The Reckless Moment and The Deep End are surprisingly close; McGehee and Siegel made one major change in the story — instead of a straight daughter, Bea becomes Beau, the heroine’s Gay son (and the blackmail device becomes, not a packet of letters, but a videotape of Darby fucking Beau) — and a handful of minor ones; they moved the setting to Lake Tahoe (and turned the California-Nevada border into a metaphoric boundary between decency and corruption much the way the U.S.-Mexico border served in Touch of Evil) and changed the blackmailer’s agent from an Irishman (casting Mason as an Irishman seems to have been inspired by his success as an Irish revolutionary in the film Odd Man Out two years earlier) to a refugee from the former Yugoslavia — but both films turn on the marvelous contrast between Lucia’s (forced) walk on the wild side and her sturdy suburban values, and in particular the household members that hem her in so much Donnelly even comments, “These people really have you trapped, don’t they?” The acting is excellent throughout, with Bennett ironically appearing as the ordinary person trapped in the noir underworld just a few years after making The Woman in the Window (1945) and Scarlet Street (1946), in which she was the femme fatale and Edward G. Robinson the milquetoast she was leading to destruction. But what makes The Reckless Moment special is Ophuls’ direction, particularly his use of the moving camera — it seems to have been Ophuls’ style never to cut until he absolutely had to, but instead to take us from place to place on a camera dolly, and according to an imdb.com poster James Mason said about the film that at one point Ophuls wanted to have two sets fully lit simultaneously so he could dolly from one to the other. Columbia president Harry Cohn said no, and, according to Mason, “Ophuls could not smile anymore from this day.”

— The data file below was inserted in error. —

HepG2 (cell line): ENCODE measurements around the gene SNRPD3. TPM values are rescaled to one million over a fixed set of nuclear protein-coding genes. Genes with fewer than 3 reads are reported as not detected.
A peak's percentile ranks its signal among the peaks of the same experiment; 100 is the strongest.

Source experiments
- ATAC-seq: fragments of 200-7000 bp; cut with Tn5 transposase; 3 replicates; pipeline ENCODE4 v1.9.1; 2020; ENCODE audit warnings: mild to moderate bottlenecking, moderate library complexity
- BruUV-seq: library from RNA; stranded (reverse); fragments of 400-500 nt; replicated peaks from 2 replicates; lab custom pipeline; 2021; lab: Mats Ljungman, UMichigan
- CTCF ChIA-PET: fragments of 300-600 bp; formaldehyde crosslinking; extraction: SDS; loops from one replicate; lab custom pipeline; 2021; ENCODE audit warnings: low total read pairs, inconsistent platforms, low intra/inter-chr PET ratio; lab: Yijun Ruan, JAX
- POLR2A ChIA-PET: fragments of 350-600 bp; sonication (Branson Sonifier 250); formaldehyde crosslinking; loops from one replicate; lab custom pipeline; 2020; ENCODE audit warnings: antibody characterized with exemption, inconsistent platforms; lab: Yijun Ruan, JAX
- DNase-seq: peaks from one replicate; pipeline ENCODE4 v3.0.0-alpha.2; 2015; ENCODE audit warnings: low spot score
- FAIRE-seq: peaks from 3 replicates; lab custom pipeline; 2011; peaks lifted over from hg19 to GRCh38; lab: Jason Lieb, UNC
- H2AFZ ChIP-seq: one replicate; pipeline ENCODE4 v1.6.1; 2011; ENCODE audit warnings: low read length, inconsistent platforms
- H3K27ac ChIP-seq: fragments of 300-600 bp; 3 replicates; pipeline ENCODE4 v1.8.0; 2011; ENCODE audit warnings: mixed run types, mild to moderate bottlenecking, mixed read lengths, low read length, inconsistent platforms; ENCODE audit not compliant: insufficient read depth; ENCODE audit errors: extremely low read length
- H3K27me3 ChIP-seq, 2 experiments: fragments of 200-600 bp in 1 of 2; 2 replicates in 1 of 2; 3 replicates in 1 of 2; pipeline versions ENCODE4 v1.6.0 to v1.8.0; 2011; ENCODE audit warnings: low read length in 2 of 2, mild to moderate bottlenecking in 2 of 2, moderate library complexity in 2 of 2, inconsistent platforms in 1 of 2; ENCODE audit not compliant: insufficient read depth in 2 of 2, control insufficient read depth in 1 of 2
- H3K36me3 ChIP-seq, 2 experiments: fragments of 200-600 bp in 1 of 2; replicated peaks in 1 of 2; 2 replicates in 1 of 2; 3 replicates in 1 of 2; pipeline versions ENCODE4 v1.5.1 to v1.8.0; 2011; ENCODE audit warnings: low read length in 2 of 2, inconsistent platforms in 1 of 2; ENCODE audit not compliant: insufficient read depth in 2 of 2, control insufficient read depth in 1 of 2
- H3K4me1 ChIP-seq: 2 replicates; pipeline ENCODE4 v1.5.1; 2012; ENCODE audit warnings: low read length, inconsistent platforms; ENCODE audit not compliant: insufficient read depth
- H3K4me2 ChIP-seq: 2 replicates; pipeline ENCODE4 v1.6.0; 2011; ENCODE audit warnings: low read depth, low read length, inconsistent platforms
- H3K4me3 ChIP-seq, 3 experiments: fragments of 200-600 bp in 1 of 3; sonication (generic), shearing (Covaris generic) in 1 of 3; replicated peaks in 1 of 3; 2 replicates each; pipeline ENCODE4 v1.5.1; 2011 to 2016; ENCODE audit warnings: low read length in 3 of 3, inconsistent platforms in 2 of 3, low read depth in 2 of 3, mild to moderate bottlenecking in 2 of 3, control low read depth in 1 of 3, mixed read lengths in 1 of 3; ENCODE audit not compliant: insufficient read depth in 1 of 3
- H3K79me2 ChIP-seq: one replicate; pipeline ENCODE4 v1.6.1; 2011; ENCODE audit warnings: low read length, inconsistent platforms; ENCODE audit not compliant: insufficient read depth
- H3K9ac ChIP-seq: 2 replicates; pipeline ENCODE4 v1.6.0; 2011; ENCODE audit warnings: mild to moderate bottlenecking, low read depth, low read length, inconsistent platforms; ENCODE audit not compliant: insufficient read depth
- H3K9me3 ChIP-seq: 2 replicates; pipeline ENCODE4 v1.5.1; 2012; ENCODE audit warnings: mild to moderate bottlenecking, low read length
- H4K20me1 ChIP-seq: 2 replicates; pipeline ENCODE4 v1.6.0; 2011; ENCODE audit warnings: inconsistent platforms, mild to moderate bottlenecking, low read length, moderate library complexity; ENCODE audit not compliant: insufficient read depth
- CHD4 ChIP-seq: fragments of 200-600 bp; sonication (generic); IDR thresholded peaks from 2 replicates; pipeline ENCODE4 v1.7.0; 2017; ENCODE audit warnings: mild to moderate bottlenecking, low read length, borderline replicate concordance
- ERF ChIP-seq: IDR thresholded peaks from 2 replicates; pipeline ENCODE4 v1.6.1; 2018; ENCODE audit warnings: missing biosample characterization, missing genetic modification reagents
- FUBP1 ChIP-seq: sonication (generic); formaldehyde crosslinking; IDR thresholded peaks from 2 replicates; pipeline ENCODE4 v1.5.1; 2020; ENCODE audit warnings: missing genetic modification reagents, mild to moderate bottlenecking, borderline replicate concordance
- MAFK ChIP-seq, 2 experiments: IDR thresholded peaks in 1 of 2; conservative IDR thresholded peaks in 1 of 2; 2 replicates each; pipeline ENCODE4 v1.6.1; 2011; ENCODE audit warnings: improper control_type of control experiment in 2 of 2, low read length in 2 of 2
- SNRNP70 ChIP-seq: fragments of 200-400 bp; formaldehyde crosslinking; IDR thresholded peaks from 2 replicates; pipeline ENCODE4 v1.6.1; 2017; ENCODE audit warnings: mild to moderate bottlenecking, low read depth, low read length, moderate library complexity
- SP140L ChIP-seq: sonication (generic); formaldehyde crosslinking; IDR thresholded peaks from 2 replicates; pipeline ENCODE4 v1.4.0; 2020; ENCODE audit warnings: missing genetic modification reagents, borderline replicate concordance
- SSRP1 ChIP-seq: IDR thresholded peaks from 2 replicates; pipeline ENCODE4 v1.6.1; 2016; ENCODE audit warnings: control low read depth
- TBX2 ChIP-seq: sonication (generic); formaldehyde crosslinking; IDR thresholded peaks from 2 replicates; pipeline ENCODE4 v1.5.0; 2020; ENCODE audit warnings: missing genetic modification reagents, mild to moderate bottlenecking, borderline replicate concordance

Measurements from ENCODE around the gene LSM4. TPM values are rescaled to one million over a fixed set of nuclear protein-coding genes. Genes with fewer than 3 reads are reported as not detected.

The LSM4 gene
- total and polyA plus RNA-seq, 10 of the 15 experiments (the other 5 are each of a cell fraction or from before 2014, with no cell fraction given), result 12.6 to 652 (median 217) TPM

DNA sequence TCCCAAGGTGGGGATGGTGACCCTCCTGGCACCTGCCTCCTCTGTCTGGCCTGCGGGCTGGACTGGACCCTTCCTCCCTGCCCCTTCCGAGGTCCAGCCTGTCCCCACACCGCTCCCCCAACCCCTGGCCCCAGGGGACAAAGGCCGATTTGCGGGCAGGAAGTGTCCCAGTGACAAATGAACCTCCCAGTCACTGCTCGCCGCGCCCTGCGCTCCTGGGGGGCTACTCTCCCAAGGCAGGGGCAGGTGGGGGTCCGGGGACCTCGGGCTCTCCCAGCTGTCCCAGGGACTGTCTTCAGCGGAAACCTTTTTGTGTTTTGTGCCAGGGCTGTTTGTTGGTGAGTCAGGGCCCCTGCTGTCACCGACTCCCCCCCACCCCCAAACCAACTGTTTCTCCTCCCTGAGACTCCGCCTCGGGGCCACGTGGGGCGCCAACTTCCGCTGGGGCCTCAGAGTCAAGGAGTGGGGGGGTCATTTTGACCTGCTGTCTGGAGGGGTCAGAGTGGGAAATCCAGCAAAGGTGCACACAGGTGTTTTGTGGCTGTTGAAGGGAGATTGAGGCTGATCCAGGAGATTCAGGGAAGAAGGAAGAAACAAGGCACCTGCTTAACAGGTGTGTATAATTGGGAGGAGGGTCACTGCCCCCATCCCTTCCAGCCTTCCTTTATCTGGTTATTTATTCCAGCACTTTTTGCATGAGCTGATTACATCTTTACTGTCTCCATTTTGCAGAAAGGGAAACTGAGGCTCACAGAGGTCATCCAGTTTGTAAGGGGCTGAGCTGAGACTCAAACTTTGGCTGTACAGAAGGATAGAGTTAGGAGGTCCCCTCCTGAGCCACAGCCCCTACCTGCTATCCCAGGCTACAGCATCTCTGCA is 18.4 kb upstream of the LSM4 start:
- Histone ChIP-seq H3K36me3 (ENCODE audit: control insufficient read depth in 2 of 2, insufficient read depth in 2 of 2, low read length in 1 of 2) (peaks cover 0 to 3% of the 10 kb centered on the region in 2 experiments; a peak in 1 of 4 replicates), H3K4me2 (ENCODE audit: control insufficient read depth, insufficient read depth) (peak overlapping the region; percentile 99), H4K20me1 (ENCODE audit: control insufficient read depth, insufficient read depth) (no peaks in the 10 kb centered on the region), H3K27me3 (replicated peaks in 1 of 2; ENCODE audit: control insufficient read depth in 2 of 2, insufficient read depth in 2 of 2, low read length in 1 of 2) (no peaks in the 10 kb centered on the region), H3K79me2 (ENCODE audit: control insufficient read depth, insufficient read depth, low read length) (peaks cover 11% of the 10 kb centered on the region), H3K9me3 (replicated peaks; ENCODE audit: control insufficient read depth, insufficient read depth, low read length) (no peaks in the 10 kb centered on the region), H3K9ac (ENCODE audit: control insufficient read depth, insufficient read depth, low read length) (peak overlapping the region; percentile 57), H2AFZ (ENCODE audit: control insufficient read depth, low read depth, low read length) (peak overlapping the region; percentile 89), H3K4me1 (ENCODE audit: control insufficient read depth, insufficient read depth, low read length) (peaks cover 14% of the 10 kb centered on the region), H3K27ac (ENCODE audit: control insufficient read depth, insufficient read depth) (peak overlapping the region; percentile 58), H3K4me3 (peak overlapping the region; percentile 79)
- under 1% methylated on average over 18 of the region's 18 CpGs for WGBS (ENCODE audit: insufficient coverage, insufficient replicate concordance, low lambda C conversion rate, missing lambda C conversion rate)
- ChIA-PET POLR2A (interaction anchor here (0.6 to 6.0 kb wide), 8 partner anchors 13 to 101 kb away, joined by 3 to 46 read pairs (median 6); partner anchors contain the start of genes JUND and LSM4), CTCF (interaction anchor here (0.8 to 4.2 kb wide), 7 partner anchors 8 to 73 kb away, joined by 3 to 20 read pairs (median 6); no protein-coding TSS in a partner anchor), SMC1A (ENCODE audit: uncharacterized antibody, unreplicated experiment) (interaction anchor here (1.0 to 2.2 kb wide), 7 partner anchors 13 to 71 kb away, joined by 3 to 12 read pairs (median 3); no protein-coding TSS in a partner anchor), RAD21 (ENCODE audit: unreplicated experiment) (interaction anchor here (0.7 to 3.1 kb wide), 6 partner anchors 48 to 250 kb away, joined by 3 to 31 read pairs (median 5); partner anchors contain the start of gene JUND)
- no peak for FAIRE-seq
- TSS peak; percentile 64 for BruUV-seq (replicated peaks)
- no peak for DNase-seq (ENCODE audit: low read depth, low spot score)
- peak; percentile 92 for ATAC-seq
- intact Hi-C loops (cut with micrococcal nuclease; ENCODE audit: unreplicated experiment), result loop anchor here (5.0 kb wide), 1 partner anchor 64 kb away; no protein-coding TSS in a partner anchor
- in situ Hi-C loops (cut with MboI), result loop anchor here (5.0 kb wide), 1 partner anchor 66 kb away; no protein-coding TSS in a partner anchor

The Reckless Moment dramatizes, just as vividly as The Deep End did, the contrast between the heroine’s safe suburban existence and the noir underworld in which she is plunged; and contrary to what’s been written about the film, there really isn’t the hint of a romantic interest between Lucia and Donnelly; instead, as in The Deep End, what seems to change Donnelly’s moral status and lead him to sympathize with the woman he’s trying to blackmail is his attraction towards her “normal” suburban lifestyle. Also, though the film is not explicitly Gay (as its remake is — under the Production Code, of course, it couldn’t have been), there’s an interesting intimation of a homoerotic relationship between Donnelly and Nagle (“You have a family, I have Nagle,” he tells Lucia at one point), anticipating the role Mason would play 10 years later in Hitchcock’s North by Northwest as the rich, decadent Bisexual who’s clearly keeping Eva Marie Saint as a girlfriend and Martin Landau as a boyfriend. (In North by Northwest, when Landau’s character tries to warn Mason’s — accurately — that Saint’s character has betrayed him to the government, Mason whines, “Leonard! I do believe you’re jealous!”) Just as Joan Bennett had gone from playing the femme fatale who draws the ordinary person into the noir world to playing the ordinary person who gets drawn into it and has to cope with its weirdly inverted values, so James Mason would go from the innocent young man drawn into both a criminal and a homosexual relationship with a decadent older partner to playing the decadent older partner pulling the same sort of thing with both genders in North by Northwest.